Happy Birthday, Florence.
May 12 is a special day for nurses across the globe. It marks the 200th anniversary of the birth of Florence Nightingale, widely known as the founder of modern nursing.
As we celebrate National Nurses Week and National Hospital Week, I know that Florence Nightingale would be incredibly proud of all of the health care professionals in our community.
Nightingale is best known for leading the charge in improving unsanitary conditions at a field hospital during the Crimean War. Her efforts and attention to hygiene and infection prevention were credited for greatly reducing deaths among soldiers.
In her Notes on Nursing — penned around 1860 — Nightingale wrote: “Every nurse ought to be careful to wash her hands very frequently during the day.” Who would have imagined that this task is still the single most important thing we can do to prevent infection in health care today?
For me personally, Florence Nightingale embodies what it means to be a nurse. She valued innovation, high quality patient outcomes and most importantly, she truly cared for her patients. These are all things I strive to achieve in my career and are expectations I set with my team every day.
I can imagine that if Nightingale were alive today, she’d be walking the halls of our hospitals at UCHealth, observing everyone practicing hand hygiene. And she’d take notice of all the work being done to ensure our hospitals are safe, clean and secure for our patients. She’d surely feel confident in the care everyone received while under our watch.
She’d stop to thank our housekeepers — the quiet heroes who bravely clean all the spaces in our hospitals, doing so even during the early days of the pandemic, when so much was unknown.
She’d salute our facilities team, who changed air flow in dozens of patient rooms to tighten infection-prevention measures and also set up tents on our campuses to ensure we were ready if we were faced with a surge of sick patients.
She’d shake hands — if she could — with our pulmonologists, hospitalists and other providers in appreciation of their relentless efforts to treat our patients.
She’d be humbled by the tremendous efforts of our respiratory therapists who continuously monitored patients’ ventilators and breathing status.
She’d stop to honor the ICU and acute care nursing teams who suffered bruising from constantly wearing tight-fitting masks while taking care of our sickest patients.
She would pause for the physical therapists who assisted the nursing teams with turning our sickest patients so their lungs could heal.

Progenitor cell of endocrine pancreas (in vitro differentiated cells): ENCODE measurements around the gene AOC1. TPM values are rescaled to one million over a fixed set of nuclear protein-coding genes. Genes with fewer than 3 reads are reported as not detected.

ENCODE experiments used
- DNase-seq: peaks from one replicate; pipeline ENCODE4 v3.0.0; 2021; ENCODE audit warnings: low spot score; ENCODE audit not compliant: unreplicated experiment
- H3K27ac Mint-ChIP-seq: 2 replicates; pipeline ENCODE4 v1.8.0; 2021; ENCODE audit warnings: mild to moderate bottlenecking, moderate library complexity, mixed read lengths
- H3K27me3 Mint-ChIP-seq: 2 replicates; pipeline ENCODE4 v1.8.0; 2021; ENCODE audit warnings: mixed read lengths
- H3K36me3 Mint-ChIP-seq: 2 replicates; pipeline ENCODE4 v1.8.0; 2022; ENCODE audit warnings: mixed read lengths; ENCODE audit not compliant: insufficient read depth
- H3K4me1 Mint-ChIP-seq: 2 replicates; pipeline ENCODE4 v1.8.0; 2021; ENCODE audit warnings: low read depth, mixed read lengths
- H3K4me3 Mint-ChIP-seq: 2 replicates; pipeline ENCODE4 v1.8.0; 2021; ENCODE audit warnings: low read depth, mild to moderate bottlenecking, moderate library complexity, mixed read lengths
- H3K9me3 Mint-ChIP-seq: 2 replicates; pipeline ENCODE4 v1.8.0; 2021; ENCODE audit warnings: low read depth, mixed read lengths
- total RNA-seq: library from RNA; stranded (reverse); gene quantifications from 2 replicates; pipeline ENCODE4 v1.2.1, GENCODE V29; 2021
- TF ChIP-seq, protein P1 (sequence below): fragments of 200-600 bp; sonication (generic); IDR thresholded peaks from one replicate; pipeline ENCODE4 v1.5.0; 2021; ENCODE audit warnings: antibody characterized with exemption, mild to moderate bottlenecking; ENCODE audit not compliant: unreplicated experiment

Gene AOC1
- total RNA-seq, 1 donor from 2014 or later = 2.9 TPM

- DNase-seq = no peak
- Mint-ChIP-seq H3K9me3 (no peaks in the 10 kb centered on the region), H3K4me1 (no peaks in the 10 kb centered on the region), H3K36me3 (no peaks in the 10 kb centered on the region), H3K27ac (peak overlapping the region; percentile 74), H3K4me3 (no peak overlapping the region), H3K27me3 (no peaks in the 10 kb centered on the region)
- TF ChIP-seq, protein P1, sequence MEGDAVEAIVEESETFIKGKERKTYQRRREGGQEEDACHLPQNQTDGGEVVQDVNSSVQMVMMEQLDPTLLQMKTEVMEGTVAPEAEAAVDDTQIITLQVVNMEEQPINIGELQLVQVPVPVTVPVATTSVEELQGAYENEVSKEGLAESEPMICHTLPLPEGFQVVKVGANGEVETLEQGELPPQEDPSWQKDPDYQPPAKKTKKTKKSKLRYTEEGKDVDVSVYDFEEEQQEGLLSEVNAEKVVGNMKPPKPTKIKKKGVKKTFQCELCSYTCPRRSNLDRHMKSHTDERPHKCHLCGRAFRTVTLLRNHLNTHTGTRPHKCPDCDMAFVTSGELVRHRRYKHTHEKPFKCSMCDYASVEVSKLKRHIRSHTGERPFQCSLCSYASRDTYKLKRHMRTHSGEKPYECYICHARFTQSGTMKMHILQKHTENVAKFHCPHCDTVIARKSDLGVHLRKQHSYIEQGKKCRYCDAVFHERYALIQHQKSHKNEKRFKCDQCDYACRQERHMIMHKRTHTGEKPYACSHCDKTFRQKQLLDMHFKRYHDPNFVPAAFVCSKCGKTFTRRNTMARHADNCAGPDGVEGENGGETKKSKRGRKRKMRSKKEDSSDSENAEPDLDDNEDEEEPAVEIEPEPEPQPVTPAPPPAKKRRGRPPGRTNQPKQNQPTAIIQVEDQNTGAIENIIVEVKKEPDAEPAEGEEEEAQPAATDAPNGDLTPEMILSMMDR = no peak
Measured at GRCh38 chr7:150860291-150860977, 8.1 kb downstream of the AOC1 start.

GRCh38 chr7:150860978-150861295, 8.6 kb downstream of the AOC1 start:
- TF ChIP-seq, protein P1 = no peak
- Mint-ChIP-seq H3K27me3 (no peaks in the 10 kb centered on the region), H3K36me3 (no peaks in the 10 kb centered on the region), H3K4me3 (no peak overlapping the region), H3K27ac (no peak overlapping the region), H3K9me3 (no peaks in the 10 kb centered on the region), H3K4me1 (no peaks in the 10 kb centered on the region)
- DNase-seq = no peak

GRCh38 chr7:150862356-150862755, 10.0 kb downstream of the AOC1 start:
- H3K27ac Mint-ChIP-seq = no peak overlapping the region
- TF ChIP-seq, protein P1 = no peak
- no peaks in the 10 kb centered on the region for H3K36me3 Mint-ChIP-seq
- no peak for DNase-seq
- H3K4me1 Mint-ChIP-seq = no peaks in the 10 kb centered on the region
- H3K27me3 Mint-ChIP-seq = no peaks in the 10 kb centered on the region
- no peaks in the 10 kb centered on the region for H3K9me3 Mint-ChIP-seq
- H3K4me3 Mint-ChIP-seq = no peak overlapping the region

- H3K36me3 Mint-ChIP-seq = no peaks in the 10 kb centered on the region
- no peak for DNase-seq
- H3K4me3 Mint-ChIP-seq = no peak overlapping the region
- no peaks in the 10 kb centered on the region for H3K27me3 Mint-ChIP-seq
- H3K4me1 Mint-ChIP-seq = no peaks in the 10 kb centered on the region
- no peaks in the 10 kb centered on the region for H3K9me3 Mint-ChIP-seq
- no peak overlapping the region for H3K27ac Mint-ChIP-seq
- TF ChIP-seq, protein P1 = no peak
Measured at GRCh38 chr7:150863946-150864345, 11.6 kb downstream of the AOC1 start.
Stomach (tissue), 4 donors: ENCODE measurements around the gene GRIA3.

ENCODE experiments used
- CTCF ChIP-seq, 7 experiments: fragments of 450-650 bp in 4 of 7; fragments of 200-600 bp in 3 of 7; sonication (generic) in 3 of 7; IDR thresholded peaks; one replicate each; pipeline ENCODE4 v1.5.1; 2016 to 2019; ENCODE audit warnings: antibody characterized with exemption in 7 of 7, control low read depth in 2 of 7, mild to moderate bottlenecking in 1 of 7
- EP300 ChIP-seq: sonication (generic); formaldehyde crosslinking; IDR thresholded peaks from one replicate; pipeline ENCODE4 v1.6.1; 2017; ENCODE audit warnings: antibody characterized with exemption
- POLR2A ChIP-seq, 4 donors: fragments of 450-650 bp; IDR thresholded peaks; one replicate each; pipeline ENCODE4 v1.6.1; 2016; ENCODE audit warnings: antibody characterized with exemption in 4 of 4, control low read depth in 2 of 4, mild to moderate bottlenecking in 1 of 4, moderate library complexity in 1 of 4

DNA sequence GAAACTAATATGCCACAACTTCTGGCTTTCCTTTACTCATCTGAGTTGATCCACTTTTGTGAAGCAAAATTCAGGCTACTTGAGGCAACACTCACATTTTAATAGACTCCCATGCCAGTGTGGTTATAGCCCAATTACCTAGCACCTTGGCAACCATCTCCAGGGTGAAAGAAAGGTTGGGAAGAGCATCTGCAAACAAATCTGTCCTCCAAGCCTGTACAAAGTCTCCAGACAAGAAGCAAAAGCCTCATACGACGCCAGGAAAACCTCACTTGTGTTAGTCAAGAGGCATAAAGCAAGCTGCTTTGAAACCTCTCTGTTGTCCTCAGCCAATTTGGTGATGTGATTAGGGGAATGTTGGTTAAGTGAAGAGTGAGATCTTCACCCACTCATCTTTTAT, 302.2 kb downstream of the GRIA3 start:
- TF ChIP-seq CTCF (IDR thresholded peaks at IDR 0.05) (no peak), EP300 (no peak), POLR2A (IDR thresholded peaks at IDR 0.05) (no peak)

She would thank our supply chain team for all their efforts to ensure our staff had enough personal protective equipment to safely and confidently do their jobs.
She’d admire the first responders and emergency department teams who stepped up to care for anyone, without pause, who needed our care.
She’d marvel at those working in our COVID-19 tent, who have safely collected thousands of test swabs, and she’d applaud the innovative hospital laboratory leaders who also opened a drive-thru outpatient lab testing site adjacent to the hospital.
As the chief nursing officer at Memorial Hospital, I want you to know that it’s been an honor to serve our community during this crisis. While the work has been difficult, I am re-energized by what I have witnessed from our staff. I am so proud to be part of UCHealth and our amazing team of health care professionals. I have seen the most courageous acts of selflessness, teamwork and courage during this extraordinary time.
Everyone at UCHealth is encouraged that the number of hospitalizations for COVID-19 has dropped in El Paso County.
This past week, UCHealth Memorial Hospital, Grandview Hospital and Pikes Peak Regional Hospital began providing medically necessary procedures – those that were postponed during the pandemic. And we’ve taken many steps to be able to safely welcome more patients into our clinics. We appreciate your patience, your support and your understanding.
Just like Florence Nightingale did over 150 years ago, the staff at UCHealth is putting our patients first.
As UCHealth slowly reopens, please be assured that we have put numerous measures in place to protect every person who comes to us for care.
Today, and every day, patient and staff safety are — as always — our top priority.
Tamera Dunseth Rosenbaum is Chief Nursing Officer, UCHealth Memorial Hospital.